Still unclear on the benefits of Vitamin E
? So were we. I began digging around on the premise that as an antioxidant and vital nutrient for the body, vitamin E must be good for you. Well, turns out, there are a variety of factors and limits that make this presumption far too simplistic, and there are even cases where vitamin E can be harmful to your body and skin.
According to non-profit research institute Frost & Sullivan, vitamin E in cosmetics only made up for 2% of the total volume in 2005, but is on its way to further growth in the cosmetic market due to its complex protective functions. It’s also been touted as an acne scar and wound healer for years, and yet, one study claims that it can do more detriment to the healing of a scar than when left to the body’s own devices. Shocked? So was I.
Here are a number of other things I learned:
A 2005 Journal of Cosmetic Dermatology article gives the application of topical vitamin E credit for reducing erythema, sunburn cells and chronic UV-B-induced skin damage, which is more effective than the oral dosage. Combinations of vitamins C and E together make an even better case for photoprotective effects.
is the most common form of vitamin E and is FDA approved and recognized as generally safe. There are eight basic forms of the vitamin E molecule total. Others include tocotrienols
, which also make for a good ingredient in sunscreens. Research from the Journal of Nutrition shows that tocotrienols may be more potent in antioxidant activity than other forms of vitamin E.
Experimental evidence suggests that topical vitamin E has antitumorigenic, photoprotective, and skin barrier stabilizing properties. Vitamin E is supposed to reduce the formation of free radicals upon skin exposure to UVA rays and other sources of skin stress, while increasing the efficacy of active sunscreen ingredients. Several studies indicate that mixed tocopherols are more effective than alpha tocopherol in quenching free radicals.
Tocopheryl Acetate does show tendencies of being a skin toxicant; several in vitro tests on mammalian cells showed positive mutation results.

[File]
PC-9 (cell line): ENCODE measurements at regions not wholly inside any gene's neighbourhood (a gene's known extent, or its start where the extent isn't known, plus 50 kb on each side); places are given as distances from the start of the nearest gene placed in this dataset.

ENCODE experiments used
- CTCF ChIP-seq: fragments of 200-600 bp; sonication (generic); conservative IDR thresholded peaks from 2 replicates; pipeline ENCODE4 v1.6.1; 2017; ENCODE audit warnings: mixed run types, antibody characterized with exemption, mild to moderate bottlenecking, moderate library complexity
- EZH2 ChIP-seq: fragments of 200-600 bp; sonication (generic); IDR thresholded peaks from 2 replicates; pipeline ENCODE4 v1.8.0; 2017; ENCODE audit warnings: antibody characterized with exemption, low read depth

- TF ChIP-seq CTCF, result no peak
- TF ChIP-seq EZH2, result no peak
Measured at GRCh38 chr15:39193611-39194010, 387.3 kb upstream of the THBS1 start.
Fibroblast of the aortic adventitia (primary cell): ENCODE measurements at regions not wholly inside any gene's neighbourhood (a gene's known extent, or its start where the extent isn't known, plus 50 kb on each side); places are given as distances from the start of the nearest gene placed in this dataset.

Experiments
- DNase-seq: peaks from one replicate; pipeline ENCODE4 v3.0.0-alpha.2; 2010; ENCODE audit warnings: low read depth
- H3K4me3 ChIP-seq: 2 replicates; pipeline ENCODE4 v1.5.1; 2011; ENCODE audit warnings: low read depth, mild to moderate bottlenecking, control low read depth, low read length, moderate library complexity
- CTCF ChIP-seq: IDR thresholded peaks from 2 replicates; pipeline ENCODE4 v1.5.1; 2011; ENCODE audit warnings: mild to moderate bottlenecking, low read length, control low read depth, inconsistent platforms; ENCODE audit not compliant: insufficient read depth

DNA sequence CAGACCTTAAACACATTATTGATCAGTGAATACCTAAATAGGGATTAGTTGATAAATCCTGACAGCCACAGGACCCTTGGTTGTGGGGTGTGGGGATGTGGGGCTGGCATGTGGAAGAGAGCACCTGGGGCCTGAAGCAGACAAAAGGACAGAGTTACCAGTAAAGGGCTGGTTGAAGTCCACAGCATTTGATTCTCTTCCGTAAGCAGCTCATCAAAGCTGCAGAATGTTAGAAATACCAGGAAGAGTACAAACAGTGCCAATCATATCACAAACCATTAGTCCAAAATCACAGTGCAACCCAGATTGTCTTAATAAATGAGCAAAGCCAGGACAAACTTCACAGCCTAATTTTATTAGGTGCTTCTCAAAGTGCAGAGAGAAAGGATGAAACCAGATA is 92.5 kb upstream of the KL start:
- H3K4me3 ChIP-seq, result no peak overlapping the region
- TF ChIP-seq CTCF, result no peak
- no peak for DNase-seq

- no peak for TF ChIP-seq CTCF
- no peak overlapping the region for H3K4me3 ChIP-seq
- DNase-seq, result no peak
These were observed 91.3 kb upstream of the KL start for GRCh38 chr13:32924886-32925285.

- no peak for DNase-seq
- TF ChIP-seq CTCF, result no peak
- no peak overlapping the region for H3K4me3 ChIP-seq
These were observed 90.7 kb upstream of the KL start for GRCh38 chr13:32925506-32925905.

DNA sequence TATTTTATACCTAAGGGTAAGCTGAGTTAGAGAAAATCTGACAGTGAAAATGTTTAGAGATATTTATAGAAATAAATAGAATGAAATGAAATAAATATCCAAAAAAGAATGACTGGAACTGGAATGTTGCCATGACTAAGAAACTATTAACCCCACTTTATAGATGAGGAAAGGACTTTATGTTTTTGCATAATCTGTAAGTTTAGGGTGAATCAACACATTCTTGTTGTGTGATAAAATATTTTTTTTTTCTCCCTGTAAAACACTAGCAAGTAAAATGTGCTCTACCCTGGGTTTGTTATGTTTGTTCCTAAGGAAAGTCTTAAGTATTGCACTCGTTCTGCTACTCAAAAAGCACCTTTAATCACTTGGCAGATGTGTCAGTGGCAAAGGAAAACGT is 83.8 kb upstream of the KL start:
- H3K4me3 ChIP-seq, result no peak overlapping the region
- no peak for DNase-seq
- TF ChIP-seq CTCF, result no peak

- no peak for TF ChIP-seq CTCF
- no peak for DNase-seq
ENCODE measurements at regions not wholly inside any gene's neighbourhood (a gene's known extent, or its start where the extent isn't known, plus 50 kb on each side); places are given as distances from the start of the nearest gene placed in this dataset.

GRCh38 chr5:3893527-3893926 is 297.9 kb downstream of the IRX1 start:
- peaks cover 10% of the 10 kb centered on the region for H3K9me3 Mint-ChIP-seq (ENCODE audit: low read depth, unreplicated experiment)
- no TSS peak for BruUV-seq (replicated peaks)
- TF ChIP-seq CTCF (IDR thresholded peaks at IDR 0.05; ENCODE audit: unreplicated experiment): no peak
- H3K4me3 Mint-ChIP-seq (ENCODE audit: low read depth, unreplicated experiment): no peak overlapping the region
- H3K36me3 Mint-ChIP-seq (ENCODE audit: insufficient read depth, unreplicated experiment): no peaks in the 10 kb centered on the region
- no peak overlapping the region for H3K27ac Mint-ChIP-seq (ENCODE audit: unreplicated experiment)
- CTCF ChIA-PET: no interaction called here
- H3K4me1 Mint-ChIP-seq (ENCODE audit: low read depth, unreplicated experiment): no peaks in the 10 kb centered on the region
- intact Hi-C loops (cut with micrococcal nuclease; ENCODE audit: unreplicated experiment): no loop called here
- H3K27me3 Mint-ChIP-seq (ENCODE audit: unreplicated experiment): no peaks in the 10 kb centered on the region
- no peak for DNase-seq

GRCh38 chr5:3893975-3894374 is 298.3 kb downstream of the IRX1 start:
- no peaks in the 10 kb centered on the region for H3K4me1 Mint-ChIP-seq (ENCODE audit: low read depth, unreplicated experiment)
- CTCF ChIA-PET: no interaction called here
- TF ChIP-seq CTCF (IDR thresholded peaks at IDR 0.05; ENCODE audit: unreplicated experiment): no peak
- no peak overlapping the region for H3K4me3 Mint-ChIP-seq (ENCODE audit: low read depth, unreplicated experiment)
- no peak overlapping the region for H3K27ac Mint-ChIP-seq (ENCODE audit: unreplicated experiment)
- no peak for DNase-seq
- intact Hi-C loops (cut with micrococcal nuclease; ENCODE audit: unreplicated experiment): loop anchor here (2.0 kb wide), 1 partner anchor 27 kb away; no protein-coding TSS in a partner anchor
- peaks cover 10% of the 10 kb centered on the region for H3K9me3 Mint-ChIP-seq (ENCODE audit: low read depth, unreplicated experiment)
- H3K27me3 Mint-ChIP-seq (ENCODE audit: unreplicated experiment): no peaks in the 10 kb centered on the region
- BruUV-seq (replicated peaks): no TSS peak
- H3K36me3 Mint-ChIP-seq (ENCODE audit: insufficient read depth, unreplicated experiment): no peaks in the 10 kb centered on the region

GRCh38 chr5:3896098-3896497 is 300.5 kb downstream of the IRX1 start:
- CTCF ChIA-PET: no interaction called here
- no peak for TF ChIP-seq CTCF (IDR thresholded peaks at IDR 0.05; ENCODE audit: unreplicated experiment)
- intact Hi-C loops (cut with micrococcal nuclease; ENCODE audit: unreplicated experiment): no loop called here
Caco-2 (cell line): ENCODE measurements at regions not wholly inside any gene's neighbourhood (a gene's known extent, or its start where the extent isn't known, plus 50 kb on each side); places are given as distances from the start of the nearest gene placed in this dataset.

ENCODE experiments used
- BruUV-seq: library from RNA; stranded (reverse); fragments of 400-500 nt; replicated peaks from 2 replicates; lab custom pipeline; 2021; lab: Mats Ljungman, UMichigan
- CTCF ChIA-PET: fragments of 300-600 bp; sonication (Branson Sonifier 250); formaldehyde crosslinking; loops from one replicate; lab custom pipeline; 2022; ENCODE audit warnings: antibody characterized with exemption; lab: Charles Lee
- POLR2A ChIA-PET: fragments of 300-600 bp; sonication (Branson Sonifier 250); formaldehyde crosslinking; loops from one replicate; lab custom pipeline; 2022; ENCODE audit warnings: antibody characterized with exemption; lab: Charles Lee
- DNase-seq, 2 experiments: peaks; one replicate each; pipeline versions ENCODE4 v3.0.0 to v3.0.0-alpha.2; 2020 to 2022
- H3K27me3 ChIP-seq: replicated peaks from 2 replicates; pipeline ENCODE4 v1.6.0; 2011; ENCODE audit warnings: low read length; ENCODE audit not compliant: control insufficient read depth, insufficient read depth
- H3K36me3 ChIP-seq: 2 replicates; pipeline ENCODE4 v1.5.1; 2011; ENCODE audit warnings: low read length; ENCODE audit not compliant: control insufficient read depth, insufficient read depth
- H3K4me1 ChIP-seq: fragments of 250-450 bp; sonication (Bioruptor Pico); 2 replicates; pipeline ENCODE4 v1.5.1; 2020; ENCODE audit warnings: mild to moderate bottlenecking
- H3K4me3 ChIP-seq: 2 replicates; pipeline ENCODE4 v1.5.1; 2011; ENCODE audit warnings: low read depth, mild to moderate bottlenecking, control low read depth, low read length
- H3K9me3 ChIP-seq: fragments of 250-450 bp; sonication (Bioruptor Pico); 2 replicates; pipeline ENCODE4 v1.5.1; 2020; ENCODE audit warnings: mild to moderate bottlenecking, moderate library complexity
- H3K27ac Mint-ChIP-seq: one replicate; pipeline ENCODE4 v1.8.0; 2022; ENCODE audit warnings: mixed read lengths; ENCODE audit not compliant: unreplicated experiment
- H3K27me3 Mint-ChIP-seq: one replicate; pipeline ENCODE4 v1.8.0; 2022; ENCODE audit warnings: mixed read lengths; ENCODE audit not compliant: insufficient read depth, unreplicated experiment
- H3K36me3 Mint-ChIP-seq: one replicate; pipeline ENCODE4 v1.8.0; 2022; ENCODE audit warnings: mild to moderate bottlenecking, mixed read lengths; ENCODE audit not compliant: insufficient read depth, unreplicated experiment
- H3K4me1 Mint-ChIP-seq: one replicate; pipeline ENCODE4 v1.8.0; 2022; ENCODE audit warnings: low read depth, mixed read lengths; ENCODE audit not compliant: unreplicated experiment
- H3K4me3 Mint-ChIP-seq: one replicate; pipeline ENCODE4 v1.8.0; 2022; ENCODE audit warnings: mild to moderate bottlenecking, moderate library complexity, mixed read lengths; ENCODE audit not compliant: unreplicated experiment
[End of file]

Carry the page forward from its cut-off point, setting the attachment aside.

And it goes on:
While most people say rubbing vitamin E on a scar helps it heal, research hardly proves that theory. In a Dermatologic Surgery article, the study shows that there is no benefit to the cosmetic outcome of scars by applying vitamin E after skin surgery. In fact, it is detrimental to the skin’s healing process; the levels of contact dermatitis were high. A 2006 study in Canada tested vitamin E on children’s scars and stated that there were some adverse affects with the use of vitamin E. The Division of Dermatology at McGill University states that even after 44 years of research, there is scant proof of vitamin E’s effectiveness in treating dermatologic conditions.
On top of no real proof for any healing properties in regards to scars and acne, vitamin E doesn’t seem to have any benefit for eyelash growth either, as Copley explored
. An increasing number of cases illustrate that vitamin E is a potential contact allergen, so considering the sensitivity of the eye area, applying vitamin E oil to the eyelash bed could make things go from bad to ugly, fast.
A research group from Tel Aviv University recently published a study on vitamin E use and heart disease, and warned that indiscriminate use of high doses of vitamin E do more harm than good. In fact, subjects who did not take a vitamin E supplement enjoyed more quality-adjusted-life years.
In November 2004, the American Heart Association warned that while the small amounts of vitamin E found in multivitamins and foods were not harmful, taking 400 International Units a day or more could increase the risk of death.
Look for products that use vitamin E for sun protection as opposed to simply treating and healing inflictions already on the skin. Don’t take vitamin E as a supplement in anything but very small quantities; for the most part you can get what you need from a healthy diet. Plus, anything that touts vitamin E as a catalyst for hair growth may just be consigned to the department of daft.